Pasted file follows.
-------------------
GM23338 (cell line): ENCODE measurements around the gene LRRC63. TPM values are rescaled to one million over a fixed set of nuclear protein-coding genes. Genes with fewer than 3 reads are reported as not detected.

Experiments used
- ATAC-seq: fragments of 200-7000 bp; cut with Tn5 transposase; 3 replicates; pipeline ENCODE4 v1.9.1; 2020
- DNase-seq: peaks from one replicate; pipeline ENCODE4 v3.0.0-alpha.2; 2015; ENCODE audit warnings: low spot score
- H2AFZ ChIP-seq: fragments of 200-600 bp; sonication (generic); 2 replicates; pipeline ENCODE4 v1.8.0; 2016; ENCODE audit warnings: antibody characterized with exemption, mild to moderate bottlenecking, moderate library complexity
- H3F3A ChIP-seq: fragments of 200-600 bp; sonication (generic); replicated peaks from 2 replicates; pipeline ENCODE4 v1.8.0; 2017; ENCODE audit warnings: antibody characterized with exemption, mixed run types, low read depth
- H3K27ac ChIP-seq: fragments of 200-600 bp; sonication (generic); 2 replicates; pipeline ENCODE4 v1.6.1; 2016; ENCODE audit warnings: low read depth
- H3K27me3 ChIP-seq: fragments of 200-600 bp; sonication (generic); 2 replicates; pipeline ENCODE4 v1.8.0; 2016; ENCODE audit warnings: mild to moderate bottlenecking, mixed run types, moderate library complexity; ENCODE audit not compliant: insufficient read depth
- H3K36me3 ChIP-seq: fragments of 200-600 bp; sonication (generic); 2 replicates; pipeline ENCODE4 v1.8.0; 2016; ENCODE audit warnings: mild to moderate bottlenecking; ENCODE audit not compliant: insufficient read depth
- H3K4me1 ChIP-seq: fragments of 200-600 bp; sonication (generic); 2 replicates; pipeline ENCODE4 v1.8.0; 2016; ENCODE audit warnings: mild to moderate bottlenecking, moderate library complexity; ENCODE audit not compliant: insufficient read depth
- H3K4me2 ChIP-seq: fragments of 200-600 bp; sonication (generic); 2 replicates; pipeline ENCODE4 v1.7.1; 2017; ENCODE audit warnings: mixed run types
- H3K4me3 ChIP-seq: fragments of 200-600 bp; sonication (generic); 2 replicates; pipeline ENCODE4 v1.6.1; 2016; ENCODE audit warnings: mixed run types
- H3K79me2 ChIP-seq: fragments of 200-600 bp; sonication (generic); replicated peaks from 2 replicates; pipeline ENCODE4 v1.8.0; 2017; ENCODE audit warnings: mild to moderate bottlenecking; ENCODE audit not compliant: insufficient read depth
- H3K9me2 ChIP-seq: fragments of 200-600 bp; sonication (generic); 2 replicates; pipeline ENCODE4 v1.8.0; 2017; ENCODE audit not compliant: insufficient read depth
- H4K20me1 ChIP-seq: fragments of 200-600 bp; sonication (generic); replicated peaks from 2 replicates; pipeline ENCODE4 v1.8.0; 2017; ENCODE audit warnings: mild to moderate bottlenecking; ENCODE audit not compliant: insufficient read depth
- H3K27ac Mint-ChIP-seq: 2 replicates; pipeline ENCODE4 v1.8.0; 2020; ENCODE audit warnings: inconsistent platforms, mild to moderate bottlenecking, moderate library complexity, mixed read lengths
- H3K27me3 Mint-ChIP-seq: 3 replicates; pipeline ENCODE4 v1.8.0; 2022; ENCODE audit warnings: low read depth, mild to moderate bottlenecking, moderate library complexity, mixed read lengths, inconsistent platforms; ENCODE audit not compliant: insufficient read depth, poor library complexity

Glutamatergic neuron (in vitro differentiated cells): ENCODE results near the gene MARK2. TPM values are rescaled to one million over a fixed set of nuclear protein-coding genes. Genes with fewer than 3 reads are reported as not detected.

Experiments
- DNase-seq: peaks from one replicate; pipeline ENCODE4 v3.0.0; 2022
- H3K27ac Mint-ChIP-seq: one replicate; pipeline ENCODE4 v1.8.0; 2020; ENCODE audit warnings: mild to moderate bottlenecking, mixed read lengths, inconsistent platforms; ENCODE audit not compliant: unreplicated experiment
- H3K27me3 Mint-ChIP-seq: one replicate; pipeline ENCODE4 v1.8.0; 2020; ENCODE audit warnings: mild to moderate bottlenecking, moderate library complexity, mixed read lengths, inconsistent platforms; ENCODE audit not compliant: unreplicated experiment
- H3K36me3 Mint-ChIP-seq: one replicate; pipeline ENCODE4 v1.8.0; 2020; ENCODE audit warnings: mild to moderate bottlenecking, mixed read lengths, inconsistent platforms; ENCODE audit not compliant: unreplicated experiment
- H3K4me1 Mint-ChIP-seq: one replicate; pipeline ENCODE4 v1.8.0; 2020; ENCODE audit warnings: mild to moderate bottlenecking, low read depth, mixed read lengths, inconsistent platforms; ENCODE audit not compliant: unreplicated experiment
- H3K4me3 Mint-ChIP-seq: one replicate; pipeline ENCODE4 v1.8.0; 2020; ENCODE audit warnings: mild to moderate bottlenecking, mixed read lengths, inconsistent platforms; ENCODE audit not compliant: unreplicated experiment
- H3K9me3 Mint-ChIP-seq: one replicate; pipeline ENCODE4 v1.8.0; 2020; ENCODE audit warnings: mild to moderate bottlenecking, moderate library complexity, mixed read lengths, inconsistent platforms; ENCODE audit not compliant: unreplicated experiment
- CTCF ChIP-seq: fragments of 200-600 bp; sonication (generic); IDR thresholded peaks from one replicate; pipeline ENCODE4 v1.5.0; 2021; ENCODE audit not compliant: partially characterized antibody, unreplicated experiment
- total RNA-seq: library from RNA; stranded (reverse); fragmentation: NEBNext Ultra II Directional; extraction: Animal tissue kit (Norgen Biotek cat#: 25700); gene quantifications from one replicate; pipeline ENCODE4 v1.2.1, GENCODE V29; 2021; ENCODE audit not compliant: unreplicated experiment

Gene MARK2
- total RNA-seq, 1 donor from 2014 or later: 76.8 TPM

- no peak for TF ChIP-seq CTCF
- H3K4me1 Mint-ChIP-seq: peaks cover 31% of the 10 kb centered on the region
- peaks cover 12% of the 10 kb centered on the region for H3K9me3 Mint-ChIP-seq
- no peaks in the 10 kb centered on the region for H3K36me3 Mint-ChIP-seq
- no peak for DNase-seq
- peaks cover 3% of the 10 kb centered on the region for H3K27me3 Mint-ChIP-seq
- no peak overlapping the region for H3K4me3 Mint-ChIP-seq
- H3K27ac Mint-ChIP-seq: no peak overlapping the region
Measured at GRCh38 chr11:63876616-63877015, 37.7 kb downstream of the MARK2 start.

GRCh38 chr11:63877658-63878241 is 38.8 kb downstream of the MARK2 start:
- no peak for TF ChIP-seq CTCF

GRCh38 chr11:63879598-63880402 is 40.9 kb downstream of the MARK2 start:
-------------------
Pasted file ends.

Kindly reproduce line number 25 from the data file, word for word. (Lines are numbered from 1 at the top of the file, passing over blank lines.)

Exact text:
- H3K4me3 Mint-ChIP-seq: one replicate; pipeline ENCODE4 v1.8.0; 2020; ENCODE audit warnings: mild to moderate bottlenecking, mixed read lengths, inconsistent platforms; ENCODE audit not compliant: unreplicated experiment